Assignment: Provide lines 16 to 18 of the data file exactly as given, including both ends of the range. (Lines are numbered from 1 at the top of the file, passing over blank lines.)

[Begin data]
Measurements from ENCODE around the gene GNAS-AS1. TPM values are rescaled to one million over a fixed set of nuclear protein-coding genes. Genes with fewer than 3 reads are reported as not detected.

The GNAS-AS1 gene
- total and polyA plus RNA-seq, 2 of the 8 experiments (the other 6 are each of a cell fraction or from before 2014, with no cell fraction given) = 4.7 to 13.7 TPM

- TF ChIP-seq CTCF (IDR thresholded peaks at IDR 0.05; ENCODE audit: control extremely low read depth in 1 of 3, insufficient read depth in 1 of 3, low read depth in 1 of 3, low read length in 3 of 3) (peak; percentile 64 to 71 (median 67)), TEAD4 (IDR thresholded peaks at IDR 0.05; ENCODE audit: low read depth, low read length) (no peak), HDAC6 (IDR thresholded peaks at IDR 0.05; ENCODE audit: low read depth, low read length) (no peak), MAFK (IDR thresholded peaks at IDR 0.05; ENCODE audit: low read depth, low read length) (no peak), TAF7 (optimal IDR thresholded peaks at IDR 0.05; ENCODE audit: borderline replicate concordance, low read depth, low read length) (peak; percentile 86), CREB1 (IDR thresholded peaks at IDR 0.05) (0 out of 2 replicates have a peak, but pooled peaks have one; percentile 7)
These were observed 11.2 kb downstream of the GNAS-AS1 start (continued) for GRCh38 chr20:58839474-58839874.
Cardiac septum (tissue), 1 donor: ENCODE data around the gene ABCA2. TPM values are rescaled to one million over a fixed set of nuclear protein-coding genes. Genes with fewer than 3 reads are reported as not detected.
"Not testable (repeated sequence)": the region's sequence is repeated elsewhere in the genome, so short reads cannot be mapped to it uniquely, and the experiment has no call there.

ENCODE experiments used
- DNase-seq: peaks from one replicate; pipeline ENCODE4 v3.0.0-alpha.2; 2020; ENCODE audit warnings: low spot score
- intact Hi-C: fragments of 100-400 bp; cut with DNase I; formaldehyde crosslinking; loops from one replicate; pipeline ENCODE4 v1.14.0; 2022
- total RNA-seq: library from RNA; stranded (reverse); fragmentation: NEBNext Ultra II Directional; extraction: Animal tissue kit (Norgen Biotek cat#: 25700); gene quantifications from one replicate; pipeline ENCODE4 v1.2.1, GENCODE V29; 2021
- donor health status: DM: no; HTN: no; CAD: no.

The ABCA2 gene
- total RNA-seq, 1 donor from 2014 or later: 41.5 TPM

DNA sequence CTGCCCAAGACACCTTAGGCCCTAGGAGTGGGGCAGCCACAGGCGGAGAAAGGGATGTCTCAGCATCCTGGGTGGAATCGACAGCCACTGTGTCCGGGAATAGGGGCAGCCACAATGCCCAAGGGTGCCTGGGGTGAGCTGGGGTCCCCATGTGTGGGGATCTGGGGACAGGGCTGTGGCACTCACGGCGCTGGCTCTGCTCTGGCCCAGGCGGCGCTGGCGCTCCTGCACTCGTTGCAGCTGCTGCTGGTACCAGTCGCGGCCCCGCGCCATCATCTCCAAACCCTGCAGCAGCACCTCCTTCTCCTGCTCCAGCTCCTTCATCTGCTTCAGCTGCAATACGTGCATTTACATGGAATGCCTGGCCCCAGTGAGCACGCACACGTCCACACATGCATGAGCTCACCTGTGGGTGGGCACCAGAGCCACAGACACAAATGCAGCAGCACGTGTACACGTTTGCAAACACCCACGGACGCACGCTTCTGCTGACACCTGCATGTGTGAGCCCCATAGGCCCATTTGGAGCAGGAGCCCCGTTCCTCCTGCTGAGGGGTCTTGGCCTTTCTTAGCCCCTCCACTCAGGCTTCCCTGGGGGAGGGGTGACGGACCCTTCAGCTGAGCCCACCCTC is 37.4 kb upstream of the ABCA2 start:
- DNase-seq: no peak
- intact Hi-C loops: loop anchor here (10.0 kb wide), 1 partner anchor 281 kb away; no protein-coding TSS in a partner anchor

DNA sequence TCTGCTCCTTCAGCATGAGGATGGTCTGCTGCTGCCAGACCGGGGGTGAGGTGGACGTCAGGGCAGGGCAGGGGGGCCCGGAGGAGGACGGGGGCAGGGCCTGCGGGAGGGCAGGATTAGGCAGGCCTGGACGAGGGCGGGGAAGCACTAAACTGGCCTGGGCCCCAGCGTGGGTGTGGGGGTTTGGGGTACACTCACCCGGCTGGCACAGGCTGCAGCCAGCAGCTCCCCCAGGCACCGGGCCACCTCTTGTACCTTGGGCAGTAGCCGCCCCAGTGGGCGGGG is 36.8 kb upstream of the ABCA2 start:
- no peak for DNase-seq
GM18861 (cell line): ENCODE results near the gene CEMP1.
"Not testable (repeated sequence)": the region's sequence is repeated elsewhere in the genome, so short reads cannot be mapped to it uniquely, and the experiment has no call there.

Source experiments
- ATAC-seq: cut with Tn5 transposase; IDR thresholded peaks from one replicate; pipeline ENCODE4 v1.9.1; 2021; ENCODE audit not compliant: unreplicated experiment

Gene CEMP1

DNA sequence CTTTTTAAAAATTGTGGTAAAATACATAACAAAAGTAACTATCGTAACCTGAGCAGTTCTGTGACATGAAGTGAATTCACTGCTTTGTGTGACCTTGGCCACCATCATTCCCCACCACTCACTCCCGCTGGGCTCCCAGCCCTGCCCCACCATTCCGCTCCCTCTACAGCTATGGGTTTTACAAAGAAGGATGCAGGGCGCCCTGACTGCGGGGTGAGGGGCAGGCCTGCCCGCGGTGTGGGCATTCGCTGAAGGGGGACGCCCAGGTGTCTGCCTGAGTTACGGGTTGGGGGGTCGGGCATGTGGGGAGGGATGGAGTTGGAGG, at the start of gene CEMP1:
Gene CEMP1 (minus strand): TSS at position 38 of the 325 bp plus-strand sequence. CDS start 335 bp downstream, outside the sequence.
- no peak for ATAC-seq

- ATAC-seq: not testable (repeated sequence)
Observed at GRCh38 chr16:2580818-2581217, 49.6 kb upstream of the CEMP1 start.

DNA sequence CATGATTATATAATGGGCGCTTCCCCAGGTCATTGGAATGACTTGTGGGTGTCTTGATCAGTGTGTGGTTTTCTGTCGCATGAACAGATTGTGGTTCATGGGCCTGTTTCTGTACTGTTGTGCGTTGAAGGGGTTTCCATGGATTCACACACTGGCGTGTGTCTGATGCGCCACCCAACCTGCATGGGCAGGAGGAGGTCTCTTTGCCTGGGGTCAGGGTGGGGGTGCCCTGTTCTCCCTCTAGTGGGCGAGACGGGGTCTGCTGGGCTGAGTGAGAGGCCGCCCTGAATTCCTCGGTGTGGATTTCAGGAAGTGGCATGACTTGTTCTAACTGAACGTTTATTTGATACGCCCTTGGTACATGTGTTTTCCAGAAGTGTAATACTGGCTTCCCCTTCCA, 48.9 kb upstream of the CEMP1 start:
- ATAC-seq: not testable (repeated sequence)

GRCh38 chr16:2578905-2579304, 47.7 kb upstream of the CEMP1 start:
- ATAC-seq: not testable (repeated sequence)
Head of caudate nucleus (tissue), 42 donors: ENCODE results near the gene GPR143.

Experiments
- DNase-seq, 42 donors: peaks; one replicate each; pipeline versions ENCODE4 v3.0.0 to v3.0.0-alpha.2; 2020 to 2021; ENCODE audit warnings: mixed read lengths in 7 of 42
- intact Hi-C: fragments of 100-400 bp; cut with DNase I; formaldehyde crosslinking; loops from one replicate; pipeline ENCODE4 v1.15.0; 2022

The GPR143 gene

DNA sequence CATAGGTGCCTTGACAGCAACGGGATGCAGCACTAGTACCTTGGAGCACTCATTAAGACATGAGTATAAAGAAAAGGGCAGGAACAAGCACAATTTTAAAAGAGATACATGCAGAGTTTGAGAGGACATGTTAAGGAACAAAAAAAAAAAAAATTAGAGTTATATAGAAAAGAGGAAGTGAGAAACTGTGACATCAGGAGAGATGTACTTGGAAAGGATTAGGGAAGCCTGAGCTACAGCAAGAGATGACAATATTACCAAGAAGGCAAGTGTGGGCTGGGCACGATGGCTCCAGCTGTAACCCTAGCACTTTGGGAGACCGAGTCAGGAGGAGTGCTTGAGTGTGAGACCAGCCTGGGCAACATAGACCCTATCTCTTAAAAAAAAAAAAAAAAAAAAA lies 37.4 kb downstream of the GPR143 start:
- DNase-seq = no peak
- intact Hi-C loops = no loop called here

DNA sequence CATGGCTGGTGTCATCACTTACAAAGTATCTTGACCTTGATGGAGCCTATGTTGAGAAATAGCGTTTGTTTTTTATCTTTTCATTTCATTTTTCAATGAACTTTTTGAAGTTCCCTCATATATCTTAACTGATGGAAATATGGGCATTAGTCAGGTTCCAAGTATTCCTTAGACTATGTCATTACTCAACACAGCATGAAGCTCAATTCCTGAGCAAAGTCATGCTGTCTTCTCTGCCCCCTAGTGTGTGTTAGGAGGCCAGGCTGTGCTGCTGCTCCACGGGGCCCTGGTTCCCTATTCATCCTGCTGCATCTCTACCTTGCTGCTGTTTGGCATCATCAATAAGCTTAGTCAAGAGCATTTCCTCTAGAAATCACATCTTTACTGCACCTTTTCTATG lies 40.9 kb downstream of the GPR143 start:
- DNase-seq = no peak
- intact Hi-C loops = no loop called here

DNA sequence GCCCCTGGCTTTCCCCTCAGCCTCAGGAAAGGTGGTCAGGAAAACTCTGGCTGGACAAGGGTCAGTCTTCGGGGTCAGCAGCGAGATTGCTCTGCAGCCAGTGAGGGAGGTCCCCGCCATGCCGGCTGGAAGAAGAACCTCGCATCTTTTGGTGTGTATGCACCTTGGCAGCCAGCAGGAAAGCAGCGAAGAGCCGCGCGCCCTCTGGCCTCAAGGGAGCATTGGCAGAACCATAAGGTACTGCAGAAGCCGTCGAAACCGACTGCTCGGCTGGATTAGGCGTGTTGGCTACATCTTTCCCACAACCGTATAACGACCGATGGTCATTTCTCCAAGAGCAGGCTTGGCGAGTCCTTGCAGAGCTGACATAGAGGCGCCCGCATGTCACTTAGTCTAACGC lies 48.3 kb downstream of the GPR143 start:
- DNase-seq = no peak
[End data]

- DNase-seq: no peak
- intact Hi-C loops: loop anchor here (10.0 kb wide), 1 partner anchor 281 kb away; no protein-coding TSS in a partner anchor

DNA sequence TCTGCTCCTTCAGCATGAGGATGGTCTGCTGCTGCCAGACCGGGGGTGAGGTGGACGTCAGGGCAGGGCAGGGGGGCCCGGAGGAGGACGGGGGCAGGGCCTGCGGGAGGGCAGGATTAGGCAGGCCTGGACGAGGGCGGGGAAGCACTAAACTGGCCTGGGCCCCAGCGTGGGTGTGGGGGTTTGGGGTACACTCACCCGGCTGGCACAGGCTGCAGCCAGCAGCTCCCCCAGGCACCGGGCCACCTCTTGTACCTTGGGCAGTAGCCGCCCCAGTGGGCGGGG is 36.8 kb upstream of the ABCA2 start: